Surprise, surprise, surprise! The surveys showed that about 55% of the registered voters in both districts supported passing the law. This was hardly the level of strong negatives the Senators claimed. Of course, they both chose to ignore the survey data. The bill went down to defeat…

    But most interesting to me is the fact that my sophomore-junior college students typically don't get what all the fuss is about. The only ones who do are social conservatives themselves.

  21. Yeah, I stand by what I said above, which is that suggesting that a judge has a conflict because in the past he owned stock in one of the parties is stupid. And repeating it, well…

    As for Bradley, I said above that he's wrong on the recusal issue, because California doesn't provide benefits to married couples that it doesn't already provide to gay couples, under different labels. And though I think Judge Walker's conduct of the trial and his opinion were not very good at all, I don't think that it's appropriate to link that to his being gay. I don't think there's any reason to believe that no gay man is capable of impartiality in a case like this, even if Judge Walker in the end wasn't capable of it.

    The only excuse I make for Bradley, and it's a weak one, is that it's not surprising to see a strong reaction to being called a bigot by a federal judge without good reason.

  22. Dennis, what do you mean, they don't get what all the fuss is about? Do you mean, they don't see what the big deal about marriage is? Or do you mean, they don't see what the big deal about self-government is?

  23. Thomas, they don't understand what the fuss over who can or can't get married. And they do generally see it as a self-government issue, in the lowest level sense of the term. If you think same-sex marriage is icky, then don't do it. They don't see any compelling government interest in regulating the matter.

    Those who do see a compelling interest view that interest through a religious lens. "It's wrong because God says it's wrong," said one of my students. I explained that the issue wasn't about right or wrong, but determining how a specified population's opinion was divided on the matter.

  24. Dennis, do you mean to say they don't understand what marriage and civil union laws do and don't do? I took it for granted that most people understood that one needn't get a license from the state to call themselves married, and that there's no legal bar to any couple (or more than that) engaging in whatever private or sexual activities they might wish to engage in. For all the talk about "bans" on gay marriage, I didn't think people misunderstood that to mean that gay couples couldn't call themselves married, or go to their church or other religious body and get "married", or conduct their lives as if married. Is that how your students interpret the issue? That this is about the liberty to do as one pleases? If so, why don't you correct their misunderstanding?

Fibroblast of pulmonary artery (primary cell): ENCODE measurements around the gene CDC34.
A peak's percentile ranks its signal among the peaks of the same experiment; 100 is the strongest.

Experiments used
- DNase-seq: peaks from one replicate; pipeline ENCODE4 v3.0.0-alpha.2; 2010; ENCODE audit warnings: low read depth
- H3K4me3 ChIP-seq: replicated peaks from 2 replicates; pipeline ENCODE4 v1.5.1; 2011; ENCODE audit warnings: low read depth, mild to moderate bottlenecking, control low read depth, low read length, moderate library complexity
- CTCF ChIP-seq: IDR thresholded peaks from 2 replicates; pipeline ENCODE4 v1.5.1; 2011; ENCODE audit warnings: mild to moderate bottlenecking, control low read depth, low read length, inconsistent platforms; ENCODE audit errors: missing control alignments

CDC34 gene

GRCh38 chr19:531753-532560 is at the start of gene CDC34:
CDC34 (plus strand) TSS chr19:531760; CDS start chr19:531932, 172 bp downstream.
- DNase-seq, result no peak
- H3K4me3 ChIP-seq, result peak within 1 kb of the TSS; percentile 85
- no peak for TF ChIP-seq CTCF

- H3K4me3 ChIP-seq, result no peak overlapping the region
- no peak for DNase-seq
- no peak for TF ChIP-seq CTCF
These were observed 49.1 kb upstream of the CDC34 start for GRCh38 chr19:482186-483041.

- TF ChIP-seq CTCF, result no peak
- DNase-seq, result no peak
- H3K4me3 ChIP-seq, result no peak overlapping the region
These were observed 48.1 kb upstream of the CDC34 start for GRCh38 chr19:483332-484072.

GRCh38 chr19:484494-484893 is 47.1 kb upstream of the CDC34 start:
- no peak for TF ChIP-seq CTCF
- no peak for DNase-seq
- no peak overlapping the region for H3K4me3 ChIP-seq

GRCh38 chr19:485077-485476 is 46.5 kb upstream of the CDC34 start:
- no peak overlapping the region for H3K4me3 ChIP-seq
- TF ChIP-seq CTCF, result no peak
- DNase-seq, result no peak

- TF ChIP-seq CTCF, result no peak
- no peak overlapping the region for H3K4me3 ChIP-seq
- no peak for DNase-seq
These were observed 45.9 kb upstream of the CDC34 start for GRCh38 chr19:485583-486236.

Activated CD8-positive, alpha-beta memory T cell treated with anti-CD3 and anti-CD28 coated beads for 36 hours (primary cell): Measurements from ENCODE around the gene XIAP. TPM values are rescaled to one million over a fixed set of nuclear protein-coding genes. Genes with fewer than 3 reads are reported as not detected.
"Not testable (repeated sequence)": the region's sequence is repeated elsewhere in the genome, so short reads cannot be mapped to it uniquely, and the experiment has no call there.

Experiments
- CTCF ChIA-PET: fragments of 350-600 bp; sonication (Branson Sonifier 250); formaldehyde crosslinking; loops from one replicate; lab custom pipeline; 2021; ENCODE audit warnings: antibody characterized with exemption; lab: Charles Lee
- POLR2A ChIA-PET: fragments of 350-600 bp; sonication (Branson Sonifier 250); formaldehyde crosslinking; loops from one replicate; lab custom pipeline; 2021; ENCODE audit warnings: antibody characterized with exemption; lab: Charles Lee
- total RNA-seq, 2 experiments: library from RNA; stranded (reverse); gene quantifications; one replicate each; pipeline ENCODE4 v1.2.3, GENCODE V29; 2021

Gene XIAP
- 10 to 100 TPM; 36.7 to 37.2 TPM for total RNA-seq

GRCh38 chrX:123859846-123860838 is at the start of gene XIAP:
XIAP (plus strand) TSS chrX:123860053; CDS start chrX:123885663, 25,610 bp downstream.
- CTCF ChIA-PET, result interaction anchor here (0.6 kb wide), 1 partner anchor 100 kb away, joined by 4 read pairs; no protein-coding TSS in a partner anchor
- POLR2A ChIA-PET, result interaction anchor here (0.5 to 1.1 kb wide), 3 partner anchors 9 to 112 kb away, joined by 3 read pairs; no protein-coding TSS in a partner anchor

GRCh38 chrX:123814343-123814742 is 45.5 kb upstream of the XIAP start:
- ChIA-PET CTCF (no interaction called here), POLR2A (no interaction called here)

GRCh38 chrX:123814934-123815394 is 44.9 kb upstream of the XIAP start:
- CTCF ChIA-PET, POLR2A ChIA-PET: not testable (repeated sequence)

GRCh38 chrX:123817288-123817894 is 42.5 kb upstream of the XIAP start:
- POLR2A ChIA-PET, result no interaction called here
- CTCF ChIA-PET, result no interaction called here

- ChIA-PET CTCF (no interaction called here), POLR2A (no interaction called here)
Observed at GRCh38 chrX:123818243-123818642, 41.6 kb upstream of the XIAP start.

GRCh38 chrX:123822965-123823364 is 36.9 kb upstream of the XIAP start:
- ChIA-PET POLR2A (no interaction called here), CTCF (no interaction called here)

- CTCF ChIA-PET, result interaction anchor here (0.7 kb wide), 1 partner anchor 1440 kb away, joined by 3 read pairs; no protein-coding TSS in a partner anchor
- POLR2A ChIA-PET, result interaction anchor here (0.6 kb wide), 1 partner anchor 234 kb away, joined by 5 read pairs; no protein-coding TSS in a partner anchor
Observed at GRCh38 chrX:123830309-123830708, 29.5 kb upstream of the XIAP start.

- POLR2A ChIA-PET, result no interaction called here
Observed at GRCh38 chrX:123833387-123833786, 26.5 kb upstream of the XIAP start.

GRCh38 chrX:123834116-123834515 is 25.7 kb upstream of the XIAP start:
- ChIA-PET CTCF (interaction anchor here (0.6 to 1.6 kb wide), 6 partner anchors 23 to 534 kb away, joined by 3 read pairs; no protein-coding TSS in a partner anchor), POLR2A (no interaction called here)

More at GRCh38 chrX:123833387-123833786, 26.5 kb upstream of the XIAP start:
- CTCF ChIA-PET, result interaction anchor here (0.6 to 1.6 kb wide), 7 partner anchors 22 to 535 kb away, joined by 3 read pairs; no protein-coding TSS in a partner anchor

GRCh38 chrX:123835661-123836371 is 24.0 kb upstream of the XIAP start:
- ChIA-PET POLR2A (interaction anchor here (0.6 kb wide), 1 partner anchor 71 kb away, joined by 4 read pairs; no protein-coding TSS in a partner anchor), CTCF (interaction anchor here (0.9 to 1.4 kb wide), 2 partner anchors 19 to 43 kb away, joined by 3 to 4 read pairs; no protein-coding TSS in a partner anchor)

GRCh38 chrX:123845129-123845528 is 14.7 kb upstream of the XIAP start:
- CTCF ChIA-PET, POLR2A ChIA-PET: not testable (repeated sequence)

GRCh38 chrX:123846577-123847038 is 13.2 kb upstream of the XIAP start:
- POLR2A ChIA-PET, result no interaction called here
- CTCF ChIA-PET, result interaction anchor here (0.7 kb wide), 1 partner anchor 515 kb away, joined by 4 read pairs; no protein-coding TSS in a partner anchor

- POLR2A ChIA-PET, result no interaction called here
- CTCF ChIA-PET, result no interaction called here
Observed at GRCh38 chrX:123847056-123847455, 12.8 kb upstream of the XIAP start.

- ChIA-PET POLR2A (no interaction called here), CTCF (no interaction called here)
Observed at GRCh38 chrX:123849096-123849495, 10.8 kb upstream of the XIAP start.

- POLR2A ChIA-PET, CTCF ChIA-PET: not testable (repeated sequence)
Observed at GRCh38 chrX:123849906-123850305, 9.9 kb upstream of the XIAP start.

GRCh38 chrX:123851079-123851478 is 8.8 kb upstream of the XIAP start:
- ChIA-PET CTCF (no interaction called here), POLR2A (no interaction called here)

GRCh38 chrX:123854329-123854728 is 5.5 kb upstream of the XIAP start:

25. Thomas, I'd be very happy indeed to solve this matter by getting the state out of the "marriage" business, and having the state only recognize domestic or civil partnerships, with people deciding whether they're "married" in consultation with their consciences and perhaps their pastors. But the point is that in most places committed couples cannot obtain a "civil partnership" if they've got matching genitalia, and there are a lot of important rights that come with state recognition of a civil partnership – recognition that in most places is accorded only as part of heterosexual marriage.

    If it were the case that in all places and circumstances the state absolutely defended a "civil partnership" fully equal in its rights to marriage (that is to say taxes, inheritance, child guardianship, visitation, proxy decisionmaking, benefits sharing, maternity/paternity leave, compassionate leave, no doubt others of which I'm unaware), the question of whether the state could still discriminate in awarding the status of "marriage" only to heterosexual couples would remain important, but it would be one of perceptions. At present, there is a situation of quite real injustice, with daily real-world consequences.